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Chapter

Cover A Practical Approach to Alternative Dispute Resolution

1. Introduction  

This introductory chapter provides a background on alternative dispute resolution (ADR), which refers to the full range of alternatives to litigation that might be available to a lawyer and client for resolving a civil dispute. In 1998, ADR was formally acknowledged by the Civil Procedure Rules (CPR) as being potentially relevant to all civil actions. Indeed, there is strong government support for the use of ADR in providing cost-effective options for civil dispute resolution. Over the last few decades there has been fast and increasing growth in the use and variety of forms of ADR. ADR options offer many potential advantages in terms of saving time and costs, providing confidentiality, and increasing client control. However, ADR also has some potential disadvantages, especially if it is not used appropriately, and some of the strategic opportunities available in litigation may be lost.

Chapter

Cover A Practical Approach to Effective Litigation

14. Pursuing Appropriate Remedies  

The main purpose of most litigation is to secure a remedy or relief. That is the reason why the claimant starts the action, and it should be the focus of many decisions relating to the case. From the first contact with the client, lawyers must be clear about what the client really wants to achieve, and decisions about causes of action, evidence, and interim applications should focus on the remedies and relief being pursued. This chapter discusses the remedies a court can and cannot order; claims for damages; quantification of damages; and claims for interest on top of claims for the payment of a sum of money or damages. The final section covers the importance of taking a proactive approach to claiming and quantifying damages.

Chapter

Cover A Practical Approach to Civil Procedure

49. Judicial Review  

This chapter discusses the rules for judicial review. Judicial review lies against public bodies and must be brought by a person with a sufficient interest. There are six remedies available on applications for judicial review (quashing order, mandatory orders, prohibitory order, declaration, injunction, and money awards). Before commencing judicial review proceedings, a claimant should comply with the judicial review pre-action protocol. Permission must be sought to proceed with a claim for judicial review. Defendants must be served with the judicial review claim form, and unless they acknowledge service they cannot appear at the permission hearing unless the court allows them to attend.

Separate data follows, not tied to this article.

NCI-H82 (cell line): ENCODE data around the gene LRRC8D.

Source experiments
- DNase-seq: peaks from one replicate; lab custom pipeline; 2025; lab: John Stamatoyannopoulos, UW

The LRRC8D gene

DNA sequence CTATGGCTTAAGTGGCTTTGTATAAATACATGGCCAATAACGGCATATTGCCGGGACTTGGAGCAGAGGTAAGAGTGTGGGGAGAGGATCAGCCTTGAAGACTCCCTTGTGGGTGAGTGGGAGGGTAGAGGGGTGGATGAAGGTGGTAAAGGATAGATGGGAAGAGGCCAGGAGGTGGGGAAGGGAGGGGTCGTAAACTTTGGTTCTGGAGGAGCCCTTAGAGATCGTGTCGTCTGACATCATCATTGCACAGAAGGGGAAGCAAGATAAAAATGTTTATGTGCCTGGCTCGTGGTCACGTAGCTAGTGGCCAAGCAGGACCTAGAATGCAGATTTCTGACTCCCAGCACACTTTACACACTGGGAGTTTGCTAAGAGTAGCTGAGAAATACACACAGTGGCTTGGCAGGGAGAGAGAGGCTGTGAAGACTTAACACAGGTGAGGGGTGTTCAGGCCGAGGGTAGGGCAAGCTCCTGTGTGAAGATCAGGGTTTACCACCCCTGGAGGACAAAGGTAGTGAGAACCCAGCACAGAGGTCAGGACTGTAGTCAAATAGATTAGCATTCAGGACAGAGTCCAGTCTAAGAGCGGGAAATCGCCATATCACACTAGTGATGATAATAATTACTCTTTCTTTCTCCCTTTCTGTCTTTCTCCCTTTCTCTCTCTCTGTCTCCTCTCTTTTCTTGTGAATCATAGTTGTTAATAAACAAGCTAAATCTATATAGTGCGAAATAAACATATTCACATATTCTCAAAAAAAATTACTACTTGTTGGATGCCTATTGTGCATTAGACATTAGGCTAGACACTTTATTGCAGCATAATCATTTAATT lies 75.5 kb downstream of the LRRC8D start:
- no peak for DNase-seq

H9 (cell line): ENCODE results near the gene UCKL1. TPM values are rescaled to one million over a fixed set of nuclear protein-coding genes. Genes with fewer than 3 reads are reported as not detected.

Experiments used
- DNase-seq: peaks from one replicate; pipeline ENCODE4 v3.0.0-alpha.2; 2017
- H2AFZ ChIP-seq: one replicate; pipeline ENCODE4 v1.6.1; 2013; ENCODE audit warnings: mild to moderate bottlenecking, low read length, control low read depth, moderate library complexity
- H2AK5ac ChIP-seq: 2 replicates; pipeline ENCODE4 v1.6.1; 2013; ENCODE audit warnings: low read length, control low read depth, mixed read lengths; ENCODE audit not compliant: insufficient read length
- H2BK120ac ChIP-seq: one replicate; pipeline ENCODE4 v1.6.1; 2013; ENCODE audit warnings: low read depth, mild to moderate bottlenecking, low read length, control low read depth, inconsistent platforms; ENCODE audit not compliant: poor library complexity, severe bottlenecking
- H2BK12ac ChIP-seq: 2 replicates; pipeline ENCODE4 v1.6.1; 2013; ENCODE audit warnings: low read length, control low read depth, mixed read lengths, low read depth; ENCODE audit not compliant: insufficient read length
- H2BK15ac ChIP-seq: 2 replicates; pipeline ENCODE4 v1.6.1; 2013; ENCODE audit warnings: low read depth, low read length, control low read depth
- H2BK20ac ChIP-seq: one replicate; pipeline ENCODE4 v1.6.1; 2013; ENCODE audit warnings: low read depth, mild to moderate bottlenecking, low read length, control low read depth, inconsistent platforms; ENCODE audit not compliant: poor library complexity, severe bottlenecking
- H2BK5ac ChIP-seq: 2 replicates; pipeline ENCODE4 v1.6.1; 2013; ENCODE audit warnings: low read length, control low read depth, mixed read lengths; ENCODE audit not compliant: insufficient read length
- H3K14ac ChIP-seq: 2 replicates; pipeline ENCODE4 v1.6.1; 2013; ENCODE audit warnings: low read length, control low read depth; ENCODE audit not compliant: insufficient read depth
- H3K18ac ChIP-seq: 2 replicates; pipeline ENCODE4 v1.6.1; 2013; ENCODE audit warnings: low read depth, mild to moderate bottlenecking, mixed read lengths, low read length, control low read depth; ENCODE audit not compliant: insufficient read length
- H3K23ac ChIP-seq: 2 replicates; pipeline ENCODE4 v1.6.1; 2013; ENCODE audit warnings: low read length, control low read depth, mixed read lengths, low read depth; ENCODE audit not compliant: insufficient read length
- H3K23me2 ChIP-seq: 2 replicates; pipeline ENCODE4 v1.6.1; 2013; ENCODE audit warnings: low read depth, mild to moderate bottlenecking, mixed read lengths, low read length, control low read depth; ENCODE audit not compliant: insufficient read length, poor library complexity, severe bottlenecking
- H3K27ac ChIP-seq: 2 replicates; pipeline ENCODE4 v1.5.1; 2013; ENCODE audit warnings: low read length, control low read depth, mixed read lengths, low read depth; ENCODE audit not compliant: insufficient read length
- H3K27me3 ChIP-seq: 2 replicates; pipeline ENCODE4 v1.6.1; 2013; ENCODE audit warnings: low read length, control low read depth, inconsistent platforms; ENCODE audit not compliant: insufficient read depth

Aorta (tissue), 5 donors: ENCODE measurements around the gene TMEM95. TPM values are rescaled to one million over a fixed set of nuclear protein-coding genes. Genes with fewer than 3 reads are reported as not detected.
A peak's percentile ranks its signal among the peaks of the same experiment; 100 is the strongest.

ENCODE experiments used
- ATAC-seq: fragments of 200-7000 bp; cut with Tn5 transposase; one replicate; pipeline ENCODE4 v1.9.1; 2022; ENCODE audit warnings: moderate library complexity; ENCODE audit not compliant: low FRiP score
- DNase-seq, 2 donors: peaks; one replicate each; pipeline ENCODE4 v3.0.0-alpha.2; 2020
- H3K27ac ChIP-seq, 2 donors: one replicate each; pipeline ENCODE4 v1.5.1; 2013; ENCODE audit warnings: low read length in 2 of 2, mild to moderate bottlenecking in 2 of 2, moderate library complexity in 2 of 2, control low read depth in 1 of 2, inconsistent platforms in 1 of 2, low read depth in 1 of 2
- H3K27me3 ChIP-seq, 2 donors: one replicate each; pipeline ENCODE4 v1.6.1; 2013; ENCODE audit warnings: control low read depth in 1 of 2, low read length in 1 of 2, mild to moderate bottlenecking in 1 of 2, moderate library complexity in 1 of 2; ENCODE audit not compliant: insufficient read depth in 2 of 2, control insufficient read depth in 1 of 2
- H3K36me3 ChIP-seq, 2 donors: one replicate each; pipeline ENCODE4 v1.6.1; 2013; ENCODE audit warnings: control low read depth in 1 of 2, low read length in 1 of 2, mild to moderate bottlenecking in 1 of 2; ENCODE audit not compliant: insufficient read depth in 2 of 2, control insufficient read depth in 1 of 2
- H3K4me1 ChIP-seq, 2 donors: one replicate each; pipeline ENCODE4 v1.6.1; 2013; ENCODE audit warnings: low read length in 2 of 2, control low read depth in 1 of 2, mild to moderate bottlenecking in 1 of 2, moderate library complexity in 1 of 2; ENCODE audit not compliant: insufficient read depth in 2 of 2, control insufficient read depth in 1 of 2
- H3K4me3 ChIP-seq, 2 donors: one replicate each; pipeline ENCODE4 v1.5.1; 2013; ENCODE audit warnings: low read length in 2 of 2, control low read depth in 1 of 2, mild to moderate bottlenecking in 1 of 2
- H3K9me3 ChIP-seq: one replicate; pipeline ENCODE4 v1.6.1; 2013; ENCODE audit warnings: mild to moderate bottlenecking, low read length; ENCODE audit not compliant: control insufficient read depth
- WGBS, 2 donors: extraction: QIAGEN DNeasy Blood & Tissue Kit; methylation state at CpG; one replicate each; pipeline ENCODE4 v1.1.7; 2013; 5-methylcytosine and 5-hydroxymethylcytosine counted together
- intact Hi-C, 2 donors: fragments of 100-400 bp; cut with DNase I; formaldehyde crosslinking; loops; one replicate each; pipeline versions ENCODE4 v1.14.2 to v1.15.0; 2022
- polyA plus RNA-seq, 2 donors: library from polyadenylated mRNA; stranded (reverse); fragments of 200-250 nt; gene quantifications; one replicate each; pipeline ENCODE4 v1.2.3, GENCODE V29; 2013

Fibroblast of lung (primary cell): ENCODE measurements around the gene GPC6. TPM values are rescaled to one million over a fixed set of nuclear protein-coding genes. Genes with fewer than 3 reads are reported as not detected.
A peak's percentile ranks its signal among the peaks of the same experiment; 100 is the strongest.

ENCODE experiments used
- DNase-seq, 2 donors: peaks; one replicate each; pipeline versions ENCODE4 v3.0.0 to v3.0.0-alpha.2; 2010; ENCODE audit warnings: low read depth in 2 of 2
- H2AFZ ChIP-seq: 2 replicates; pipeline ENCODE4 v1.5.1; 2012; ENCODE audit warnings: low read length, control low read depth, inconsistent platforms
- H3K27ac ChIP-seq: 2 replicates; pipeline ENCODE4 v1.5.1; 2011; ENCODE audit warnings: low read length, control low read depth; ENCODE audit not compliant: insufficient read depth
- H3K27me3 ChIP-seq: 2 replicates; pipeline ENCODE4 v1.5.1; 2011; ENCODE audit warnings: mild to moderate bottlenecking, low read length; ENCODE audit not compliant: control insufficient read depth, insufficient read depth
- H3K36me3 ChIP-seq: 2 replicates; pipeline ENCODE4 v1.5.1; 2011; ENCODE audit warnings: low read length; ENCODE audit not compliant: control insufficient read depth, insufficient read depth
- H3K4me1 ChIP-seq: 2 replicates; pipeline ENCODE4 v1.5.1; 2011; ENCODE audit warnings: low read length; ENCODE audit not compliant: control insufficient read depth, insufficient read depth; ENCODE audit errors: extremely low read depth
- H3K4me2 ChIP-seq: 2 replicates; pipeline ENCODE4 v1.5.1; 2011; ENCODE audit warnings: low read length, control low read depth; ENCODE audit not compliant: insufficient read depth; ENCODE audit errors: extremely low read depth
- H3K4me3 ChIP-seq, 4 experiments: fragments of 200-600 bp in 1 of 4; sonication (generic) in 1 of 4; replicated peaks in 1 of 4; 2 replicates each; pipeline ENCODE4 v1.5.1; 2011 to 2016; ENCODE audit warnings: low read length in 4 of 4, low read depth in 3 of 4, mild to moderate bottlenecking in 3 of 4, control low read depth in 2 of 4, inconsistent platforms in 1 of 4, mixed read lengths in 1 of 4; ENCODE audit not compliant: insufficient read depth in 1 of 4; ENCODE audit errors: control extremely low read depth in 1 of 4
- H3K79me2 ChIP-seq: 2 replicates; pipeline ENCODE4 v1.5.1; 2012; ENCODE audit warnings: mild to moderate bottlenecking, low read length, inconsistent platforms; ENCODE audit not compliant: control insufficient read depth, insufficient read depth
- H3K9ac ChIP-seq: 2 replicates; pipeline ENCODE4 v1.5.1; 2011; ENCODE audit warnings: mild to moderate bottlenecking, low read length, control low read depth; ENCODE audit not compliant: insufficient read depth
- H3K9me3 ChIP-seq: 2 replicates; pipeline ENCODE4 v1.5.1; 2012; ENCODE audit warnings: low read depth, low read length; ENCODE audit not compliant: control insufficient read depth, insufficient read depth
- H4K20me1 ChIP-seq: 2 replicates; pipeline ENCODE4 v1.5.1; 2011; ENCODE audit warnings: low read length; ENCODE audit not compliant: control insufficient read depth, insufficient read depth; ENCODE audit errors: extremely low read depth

Chapter

Cover A Practical Approach to Effective Litigation

11. Making Strategic Use of the Pre-Action Stage  

This chapter focuses on the pre-action stage of the litigation process. Most civil disputes are settled prior to the issue of any proceedings. Save where a pre-issue application is appropriate, no court will be involved. Nonetheless the approach taken to resolving the dispute will be shaped to a significant extent by the view a court might take if proceedings were to be issued. The chapter discusses the Practice Direction Pre-Action Conduct, which seeks to enable parties to settle disputes without the need to start proceedings, and to support the efficient management by the; pre-action protocols, which set out the steps that the parties should follow before issuing proceedings; steps in preparing a case; forming the relationship with the other side; deciding when to issue proceedings; and portal claims.

Chapter

Cover A Practical Approach to Effective Litigation

2. An Overview of the Litigation Process  

This chapter provides an overview of the main stages of the litigation process. It first describes the Civil Procedure Rules 1998 and the accompanying Practice Directions, which provide a basis for civil litigation, as well as the adversarial approach and the right to a fair trial. It then explains the various stages of the litigation process, beginning with the pre-action stage, which involves gathering appropriate information, evaluating the case, taking key decisions about framing the case, and building a working relationship with the other side. This is followed by discussions on starting an action; statements of case (i.e. defining the parties, the issues between the parties, and remedies sought); interim stages and case management; options for interrupting or ending litigation; preparations for trial; trial and judgment; and cases with an international element.

Chapter

Cover Tort Law